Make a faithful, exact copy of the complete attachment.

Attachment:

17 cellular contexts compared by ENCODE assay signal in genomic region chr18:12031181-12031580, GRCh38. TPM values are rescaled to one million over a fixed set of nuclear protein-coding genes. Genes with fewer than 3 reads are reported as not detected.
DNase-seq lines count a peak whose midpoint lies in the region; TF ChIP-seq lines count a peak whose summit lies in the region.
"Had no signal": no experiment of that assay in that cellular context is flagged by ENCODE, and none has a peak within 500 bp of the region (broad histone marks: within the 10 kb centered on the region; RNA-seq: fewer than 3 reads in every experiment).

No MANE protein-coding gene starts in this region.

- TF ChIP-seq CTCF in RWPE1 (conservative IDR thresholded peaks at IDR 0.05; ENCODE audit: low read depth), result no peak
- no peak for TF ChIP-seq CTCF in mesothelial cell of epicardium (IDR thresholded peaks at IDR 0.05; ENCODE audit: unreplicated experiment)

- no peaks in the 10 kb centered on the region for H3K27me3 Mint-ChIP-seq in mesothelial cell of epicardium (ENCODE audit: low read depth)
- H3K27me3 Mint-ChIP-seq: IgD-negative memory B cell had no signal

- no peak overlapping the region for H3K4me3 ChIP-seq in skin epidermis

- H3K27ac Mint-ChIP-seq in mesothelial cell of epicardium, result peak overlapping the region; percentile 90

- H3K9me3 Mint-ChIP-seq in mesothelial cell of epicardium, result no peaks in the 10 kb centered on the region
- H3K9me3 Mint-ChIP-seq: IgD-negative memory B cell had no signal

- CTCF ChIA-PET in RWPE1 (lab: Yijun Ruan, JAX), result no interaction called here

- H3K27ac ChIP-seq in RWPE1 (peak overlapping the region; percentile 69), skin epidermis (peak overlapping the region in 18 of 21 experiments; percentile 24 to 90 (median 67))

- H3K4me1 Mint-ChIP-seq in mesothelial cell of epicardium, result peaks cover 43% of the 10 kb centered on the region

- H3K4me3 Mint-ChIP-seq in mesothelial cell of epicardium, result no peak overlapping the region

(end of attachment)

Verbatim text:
17 cellular contexts compared by ENCODE assay signal in genomic region chr18:12031181-12031580, GRCh38. TPM values are rescaled to one million over a fixed set of nuclear protein-coding genes. Genes with fewer than 3 reads are reported as not detected.
DNase-seq lines count a peak whose midpoint lies in the region; TF ChIP-seq lines count a peak whose summit lies in the region.
"Had no signal": no experiment of that assay in that cellular context is flagged by ENCODE, and none has a peak within 500 bp of the region (broad histone marks: within the 10 kb centered on the region; RNA-seq: fewer than 3 reads in every experiment).

No MANE protein-coding gene starts in this region.

- TF ChIP-seq CTCF in RWPE1 (conservative IDR thresholded peaks at IDR 0.05; ENCODE audit: low read depth), result no peak
- no peak for TF ChIP-seq CTCF in mesothelial cell of epicardium (IDR thresholded peaks at IDR 0.05; ENCODE audit: unreplicated experiment)

- no peaks in the 10 kb centered on the region for H3K27me3 Mint-ChIP-seq in mesothelial cell of epicardium (ENCODE audit: low read depth)
- H3K27me3 Mint-ChIP-seq: IgD-negative memory B cell had no signal

- no peak overlapping the region for H3K4me3 ChIP-seq in skin epidermis

- H3K27ac Mint-ChIP-seq in mesothelial cell of epicardium, result peak overlapping the region; percentile 90

- H3K9me3 Mint-ChIP-seq in mesothelial cell of epicardium, result no peaks in the 10 kb centered on the region
- H3K9me3 Mint-ChIP-seq: IgD-negative memory B cell had no signal

- CTCF ChIA-PET in RWPE1 (lab: Yijun Ruan, JAX), result no interaction called here

- H3K27ac ChIP-seq in RWPE1 (peak overlapping the region; percentile 69), skin epidermis (peak overlapping the region in 18 of 21 experiments; percentile 24 to 90 (median 67))

- H3K4me1 Mint-ChIP-seq in mesothelial cell of epicardium, result peaks cover 43% of the 10 kb centered on the region

- H3K4me3 Mint-ChIP-seq in mesothelial cell of epicardium, result no peak overlapping the region